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YouTube Pulls Ads From Vlogger Logan Paul After He Uses Taser On Dead Rats

Just days after a monthlong hiatus from making megabucks-generating videos, YouTube vlogger Logan Paul is in trouble again for creating more questionable content.

On Friday, after reviewing a new videoin which Paul used a Taser on two dead rats and attempted to give CPR to a living koi, then sent out a tweet promising to eat toxic Tide Pods in exchange for retweets, YouTube temporarily pulled ads from Paul's channel.

In a tweet, the company said it acted "in response to Paul's recent pattern of behavior."

"This is not a decision we made lightly," a YouTube spokeswoman told NPR in a statement Friday.

"We believe he has exhibited a pattern of behavior in his videos that makes his channel not only unsuitable for advertisers, but also potentially damaging to the broader creator community," she said.

The video platform did not say how long the ad ban would last.

Paul is one of YouTube's biggest stars with more than 16.5 million subscribers, according to Social Blade. But, the site reports, his ad revenue has plummeted from about $1.3 million per month to under $700,000 in recent weeks.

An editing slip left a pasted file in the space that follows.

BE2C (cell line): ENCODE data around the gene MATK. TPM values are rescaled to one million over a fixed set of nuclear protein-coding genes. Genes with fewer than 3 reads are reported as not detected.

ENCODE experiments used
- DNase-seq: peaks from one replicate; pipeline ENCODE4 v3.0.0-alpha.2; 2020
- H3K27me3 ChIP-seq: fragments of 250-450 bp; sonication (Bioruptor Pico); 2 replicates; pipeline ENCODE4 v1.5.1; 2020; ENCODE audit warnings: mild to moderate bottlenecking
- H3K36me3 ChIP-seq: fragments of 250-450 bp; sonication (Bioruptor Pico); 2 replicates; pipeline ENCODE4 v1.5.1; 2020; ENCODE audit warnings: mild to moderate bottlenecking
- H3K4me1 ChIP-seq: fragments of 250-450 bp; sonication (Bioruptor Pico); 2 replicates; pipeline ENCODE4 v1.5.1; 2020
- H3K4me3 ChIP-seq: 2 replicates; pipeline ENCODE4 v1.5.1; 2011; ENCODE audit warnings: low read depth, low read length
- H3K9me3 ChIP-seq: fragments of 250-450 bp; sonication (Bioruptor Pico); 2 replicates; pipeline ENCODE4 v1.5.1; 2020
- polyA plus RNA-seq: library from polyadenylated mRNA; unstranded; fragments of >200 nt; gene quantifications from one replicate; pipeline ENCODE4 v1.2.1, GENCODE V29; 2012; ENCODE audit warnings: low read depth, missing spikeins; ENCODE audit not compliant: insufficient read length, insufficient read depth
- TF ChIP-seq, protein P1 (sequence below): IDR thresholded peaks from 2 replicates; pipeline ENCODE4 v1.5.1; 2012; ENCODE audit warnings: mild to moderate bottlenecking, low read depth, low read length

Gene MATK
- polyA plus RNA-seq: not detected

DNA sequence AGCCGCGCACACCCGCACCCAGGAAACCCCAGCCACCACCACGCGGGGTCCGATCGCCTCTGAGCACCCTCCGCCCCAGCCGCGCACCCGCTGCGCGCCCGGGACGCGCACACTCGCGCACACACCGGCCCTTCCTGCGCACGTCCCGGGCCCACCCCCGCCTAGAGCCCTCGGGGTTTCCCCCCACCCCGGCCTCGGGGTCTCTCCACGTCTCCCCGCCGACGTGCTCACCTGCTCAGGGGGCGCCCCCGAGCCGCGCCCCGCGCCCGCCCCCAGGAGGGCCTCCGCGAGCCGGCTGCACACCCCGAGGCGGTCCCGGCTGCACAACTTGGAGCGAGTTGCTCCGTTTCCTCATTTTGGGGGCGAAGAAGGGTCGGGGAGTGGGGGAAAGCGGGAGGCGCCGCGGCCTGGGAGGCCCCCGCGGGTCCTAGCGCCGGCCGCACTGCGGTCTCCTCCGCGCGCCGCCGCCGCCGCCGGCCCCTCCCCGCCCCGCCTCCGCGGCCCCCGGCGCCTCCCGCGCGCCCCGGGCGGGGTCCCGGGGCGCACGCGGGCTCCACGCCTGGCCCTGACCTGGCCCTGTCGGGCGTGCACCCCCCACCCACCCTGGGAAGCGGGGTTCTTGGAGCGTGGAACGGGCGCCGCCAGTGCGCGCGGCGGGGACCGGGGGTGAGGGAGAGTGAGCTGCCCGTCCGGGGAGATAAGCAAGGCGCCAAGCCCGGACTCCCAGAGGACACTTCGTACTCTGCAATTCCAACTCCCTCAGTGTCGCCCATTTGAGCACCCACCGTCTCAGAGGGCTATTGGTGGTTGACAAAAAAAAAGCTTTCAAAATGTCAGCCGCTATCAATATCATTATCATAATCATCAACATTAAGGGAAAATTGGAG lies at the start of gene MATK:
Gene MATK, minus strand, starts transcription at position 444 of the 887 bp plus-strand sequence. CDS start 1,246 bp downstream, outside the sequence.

The drop occurred after he posted a video showing a dead body on a visit to what is known as Japan's "suicide forest." While the video drew millions of views, it also drew fervent rebukes from people on social media who said it made light of a tragic issue.

Paul removed the video a week later and apologized, but YouTube decided to scale back its relationship with the vlogger anyway. His channel was removed from Google Preferred, a program connecting advertisers with top-tier content producers on the site. And it shelved plans for a follow-up to his 2017 feature-length film for YouTube, called The Thinning: New World Order.

Paul's initial comeback video was an effort by the 22-year-old entrepreneur to wipe the slate clean. A rebirth of sorts. The 12-minute video opens with waves washing up on Paul's seemingly shipwrecked body, as he slowly comes to in the bright light of day.

After a few minutes, Paul is off the beach, addressing his audience from beside the swimming pool of his mansion in Encino, Calif., exclaiming, "New Year, new me, new haircut!" and promising, "I will never, ever, ever forget who I am at my core, and no one can make me think I am something otherwise."

But that seems to be a problem for YouTube, which is now punishing Paul for failing to follow its advertiser policy guidelines. YouTube instructs its creators to "use your common sense, don't abuse the site, and be respectful of others."

YouTube says Paul violated those guidelines when he posted a video — viewed more than 8 million times — of himself shooting two dead rats with a taser and then laughing gleefully.

According to YouTube's rules, Paul could have potentially avoided this latest controversy by simply turning off the ads on the video.

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Vanessa Romo is a reporter for NPR's News Desk. She covers breaking news on a wide range of topics, weighing in daily on everything from immigration and the treatment of migrant children, to a war-crimes trial where a witness claimed he was the actual killer, to an alleged sex cult. She has also covered the occasional cat-clinging-to-the-hood-of-a-car story.